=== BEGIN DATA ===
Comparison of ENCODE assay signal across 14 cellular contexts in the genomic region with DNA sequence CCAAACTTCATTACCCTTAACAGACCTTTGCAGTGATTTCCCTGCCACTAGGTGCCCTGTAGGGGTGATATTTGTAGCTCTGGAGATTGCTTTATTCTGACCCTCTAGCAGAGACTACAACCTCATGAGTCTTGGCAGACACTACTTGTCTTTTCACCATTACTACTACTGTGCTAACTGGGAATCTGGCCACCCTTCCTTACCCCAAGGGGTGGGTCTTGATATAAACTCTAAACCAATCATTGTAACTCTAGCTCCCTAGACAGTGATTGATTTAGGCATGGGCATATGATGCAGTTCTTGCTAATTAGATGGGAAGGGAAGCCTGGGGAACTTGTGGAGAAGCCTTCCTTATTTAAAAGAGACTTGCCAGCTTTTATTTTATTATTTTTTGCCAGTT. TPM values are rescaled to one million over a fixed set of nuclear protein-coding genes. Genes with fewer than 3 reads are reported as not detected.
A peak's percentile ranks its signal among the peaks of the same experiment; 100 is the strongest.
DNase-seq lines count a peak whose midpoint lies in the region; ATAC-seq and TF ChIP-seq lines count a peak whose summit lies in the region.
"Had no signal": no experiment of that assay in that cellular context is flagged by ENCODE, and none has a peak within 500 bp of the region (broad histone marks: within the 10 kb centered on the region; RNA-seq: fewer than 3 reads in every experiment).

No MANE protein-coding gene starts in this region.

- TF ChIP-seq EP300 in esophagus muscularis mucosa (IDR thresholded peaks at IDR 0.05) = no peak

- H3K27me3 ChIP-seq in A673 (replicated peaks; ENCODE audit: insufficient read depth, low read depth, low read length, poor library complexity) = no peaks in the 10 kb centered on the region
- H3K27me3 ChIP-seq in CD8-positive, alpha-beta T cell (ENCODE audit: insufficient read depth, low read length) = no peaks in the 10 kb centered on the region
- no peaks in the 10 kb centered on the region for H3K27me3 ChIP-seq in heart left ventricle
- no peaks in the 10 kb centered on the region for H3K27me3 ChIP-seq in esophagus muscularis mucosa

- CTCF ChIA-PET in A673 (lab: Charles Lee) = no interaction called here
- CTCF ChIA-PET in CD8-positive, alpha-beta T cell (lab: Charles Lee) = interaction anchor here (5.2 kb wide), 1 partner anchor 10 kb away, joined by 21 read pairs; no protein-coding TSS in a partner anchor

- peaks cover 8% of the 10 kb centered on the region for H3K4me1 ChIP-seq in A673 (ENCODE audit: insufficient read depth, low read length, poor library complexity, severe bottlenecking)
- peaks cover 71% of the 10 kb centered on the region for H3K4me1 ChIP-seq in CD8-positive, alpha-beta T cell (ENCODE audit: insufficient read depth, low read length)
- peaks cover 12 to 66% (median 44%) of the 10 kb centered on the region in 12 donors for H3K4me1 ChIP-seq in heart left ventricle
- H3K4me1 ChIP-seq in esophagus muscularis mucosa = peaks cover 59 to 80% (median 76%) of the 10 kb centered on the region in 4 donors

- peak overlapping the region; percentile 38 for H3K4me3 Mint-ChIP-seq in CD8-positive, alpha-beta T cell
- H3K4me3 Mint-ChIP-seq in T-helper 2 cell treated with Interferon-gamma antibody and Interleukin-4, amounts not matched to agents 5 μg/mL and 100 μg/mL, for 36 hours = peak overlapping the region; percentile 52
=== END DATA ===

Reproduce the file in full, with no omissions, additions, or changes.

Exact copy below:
Comparison of ENCODE assay signal across 14 cellular contexts in the genomic region with DNA sequence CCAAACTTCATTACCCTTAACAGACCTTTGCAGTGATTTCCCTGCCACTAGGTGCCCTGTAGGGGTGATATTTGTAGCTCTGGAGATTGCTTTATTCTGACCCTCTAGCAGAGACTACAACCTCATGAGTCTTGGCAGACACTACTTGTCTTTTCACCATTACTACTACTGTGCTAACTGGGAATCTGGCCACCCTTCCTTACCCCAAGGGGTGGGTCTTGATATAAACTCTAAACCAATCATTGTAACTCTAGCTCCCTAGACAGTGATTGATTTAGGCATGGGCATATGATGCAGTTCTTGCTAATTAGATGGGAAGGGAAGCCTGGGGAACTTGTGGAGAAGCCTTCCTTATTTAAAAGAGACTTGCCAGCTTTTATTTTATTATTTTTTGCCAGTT. TPM values are rescaled to one million over a fixed set of nuclear protein-coding genes. Genes with fewer than 3 reads are reported as not detected.
A peak's percentile ranks its signal among the peaks of the same experiment; 100 is the strongest.
DNase-seq lines count a peak whose midpoint lies in the region; ATAC-seq and TF ChIP-seq lines count a peak whose summit lies in the region.
"Had no signal": no experiment of that assay in that cellular context is flagged by ENCODE, and none has a peak within 500 bp of the region (broad histone marks: within the 10 kb centered on the region; RNA-seq: fewer than 3 reads in every experiment).

No MANE protein-coding gene starts in this region.

- TF ChIP-seq EP300 in esophagus muscularis mucosa (IDR thresholded peaks at IDR 0.05) = no peak

- H3K27me3 ChIP-seq in A673 (replicated peaks; ENCODE audit: insufficient read depth, low read depth, low read length, poor library complexity) = no peaks in the 10 kb centered on the region
- H3K27me3 ChIP-seq in CD8-positive, alpha-beta T cell (ENCODE audit: insufficient read depth, low read length) = no peaks in the 10 kb centered on the region
- no peaks in the 10 kb centered on the region for H3K27me3 ChIP-seq in heart left ventricle
- no peaks in the 10 kb centered on the region for H3K27me3 ChIP-seq in esophagus muscularis mucosa

- CTCF ChIA-PET in A673 (lab: Charles Lee) = no interaction called here
- CTCF ChIA-PET in CD8-positive, alpha-beta T cell (lab: Charles Lee) = interaction anchor here (5.2 kb wide), 1 partner anchor 10 kb away, joined by 21 read pairs; no protein-coding TSS in a partner anchor

- peaks cover 8% of the 10 kb centered on the region for H3K4me1 ChIP-seq in A673 (ENCODE audit: insufficient read depth, low read length, poor library complexity, severe bottlenecking)
- peaks cover 71% of the 10 kb centered on the region for H3K4me1 ChIP-seq in CD8-positive, alpha-beta T cell (ENCODE audit: insufficient read depth, low read length)
- peaks cover 12 to 66% (median 44%) of the 10 kb centered on the region in 12 donors for H3K4me1 ChIP-seq in heart left ventricle
- H3K4me1 ChIP-seq in esophagus muscularis mucosa = peaks cover 59 to 80% (median 76%) of the 10 kb centered on the region in 4 donors

- peak overlapping the region; percentile 38 for H3K4me3 Mint-ChIP-seq in CD8-positive, alpha-beta T cell
- H3K4me3 Mint-ChIP-seq in T-helper 2 cell treated with Interferon-gamma antibody and Interleukin-4, amounts not matched to agents 5 μg/mL and 100 μg/mL, for 36 hours = peak overlapping the region; percentile 52